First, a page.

Introduction

Welcome to Rolleston Alms House Charity

960_header

The Almshouses 100 years ago, taken from a village postcard, posted in 1910. It shows saplings of the two, now mature and dominant, copper beech trees planted on the lawn by Sir Oswald Mosley in 1902 to commemorate the Coronation of King Edward VII.

The almshouses are administered under the terms of “The Charity of William Roulston and Others in the Parishes of Rolleston and Anslow in the County of Staffordshire”, commonly called “Rolleston Almshouse Charity”.

As with other early village charities, the original area of benefit was the ancient ecclesiastical parish of Rolleston which included Rolleston, Anslow, parts of Tatenhill and certain rights in the Forest of Needwood. Although these elements separated, administratively, in the 19th Century we continue to operate the Charity in the same catchment area today. This is reflected in the composition of the trustees; two from Rolleston Parish Council, one from Anslow Parish Council, one from East Staffordshire Borough Council (formerly Tutbury Rural District Council) and six co-optative.

Descendants of the Rollestons are now spread world-wide and the village receives international visitors in search of their heritage on a regular basis. Today, representing the family and contributing to this event, we have Mr Ken Rolston. Ken is a recognised researcher and authority on the history of all branches of the family.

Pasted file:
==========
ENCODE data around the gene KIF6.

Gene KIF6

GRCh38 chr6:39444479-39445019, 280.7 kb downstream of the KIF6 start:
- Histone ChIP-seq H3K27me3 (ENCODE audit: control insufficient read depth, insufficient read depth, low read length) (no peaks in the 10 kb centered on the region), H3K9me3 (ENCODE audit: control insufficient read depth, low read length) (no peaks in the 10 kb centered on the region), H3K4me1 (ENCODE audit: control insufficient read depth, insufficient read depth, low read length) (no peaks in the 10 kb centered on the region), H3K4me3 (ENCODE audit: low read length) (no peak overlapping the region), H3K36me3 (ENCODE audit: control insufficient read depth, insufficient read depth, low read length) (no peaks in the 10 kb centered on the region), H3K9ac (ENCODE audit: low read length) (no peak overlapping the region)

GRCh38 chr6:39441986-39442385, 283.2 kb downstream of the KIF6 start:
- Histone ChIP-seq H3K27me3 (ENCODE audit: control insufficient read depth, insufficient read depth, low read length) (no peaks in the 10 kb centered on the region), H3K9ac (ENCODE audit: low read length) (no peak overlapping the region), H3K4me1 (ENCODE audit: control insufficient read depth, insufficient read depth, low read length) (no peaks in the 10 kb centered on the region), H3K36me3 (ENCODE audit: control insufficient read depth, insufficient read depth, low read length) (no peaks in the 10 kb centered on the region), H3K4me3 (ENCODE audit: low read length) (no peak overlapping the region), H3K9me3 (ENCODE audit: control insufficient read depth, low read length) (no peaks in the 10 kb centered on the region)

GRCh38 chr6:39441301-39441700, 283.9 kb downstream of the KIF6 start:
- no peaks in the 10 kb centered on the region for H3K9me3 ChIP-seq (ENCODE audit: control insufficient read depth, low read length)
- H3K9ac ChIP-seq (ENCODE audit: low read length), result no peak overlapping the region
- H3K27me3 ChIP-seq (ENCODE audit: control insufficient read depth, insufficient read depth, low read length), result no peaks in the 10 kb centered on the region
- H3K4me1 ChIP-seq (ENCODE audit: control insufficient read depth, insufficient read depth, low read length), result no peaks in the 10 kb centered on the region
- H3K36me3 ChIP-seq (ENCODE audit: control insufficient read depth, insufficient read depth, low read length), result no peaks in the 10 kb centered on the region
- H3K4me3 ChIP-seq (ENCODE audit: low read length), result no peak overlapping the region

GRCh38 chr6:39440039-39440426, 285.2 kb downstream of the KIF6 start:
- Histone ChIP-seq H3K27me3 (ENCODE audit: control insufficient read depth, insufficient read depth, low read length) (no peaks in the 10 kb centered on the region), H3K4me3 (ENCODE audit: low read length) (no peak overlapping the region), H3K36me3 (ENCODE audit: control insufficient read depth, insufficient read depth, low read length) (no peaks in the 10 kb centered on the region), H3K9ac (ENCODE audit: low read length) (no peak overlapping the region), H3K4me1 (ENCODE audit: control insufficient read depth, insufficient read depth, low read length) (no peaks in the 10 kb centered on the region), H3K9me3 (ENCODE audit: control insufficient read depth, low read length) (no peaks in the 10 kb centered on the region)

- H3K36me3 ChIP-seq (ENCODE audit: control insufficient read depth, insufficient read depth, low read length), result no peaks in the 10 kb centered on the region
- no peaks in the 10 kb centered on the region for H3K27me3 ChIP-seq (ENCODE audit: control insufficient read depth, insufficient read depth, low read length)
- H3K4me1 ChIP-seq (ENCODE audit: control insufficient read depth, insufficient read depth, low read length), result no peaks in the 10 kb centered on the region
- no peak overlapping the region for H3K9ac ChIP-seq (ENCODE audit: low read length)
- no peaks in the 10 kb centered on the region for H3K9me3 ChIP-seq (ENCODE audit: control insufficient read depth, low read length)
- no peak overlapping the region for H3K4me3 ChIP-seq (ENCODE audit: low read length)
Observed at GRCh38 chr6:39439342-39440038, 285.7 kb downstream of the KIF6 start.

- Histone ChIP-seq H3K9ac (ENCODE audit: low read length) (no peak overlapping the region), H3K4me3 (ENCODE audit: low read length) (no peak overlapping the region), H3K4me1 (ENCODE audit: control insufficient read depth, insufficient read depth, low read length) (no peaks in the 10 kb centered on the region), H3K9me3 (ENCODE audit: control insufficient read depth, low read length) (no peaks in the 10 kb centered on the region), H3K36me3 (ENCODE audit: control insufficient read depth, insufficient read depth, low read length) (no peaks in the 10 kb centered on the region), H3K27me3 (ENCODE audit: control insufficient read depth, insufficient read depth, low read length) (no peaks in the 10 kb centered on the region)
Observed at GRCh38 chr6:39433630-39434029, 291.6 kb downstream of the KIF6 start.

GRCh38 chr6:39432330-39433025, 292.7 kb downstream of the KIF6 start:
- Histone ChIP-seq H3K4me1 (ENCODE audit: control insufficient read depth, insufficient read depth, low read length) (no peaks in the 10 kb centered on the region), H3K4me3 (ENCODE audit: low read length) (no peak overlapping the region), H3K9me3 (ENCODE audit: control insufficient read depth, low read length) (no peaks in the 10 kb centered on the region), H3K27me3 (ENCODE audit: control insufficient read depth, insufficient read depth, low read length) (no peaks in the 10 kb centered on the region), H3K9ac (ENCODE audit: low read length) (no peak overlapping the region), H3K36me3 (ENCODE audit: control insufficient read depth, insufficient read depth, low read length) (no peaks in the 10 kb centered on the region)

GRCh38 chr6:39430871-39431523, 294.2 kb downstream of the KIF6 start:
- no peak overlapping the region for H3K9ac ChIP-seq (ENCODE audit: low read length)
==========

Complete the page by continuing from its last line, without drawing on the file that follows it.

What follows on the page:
The actions of village benefactors, over the centuries, have had a major influence on the shape of the village that we see today. The combination of the Old Grammar School, St Mary’s Church, Spread Eagle Inn and Almshouses along the Alderbrook, together with the more recently acquired and confirmed village green (the Croft) creates an archetypal village scene that is regarded as one of the best in Staffordshire.

The Almshouse Trustees are determined to play their part in retaining the character of the village centre. The almshouses have been upgraded and restored several times over their history but are, again, in imminent need of major renovation. With appropriate action they are capable of remaining attractive accommodation for many years to come. Architectural plans have been prepared and approved by the Borough Council and English Heritage as appropriate to the building’s Grade II listing. The total cost of renovation is of the order of £600,000 and the interplay of the various elements of the renovation programme makes it difficult to break the work down into smaller low cost stages. Some grant aid is available but the Trustees face the task of finding the major part of the costs. Village support, both moral and practical, will be required if we are to preserve these historic facilities.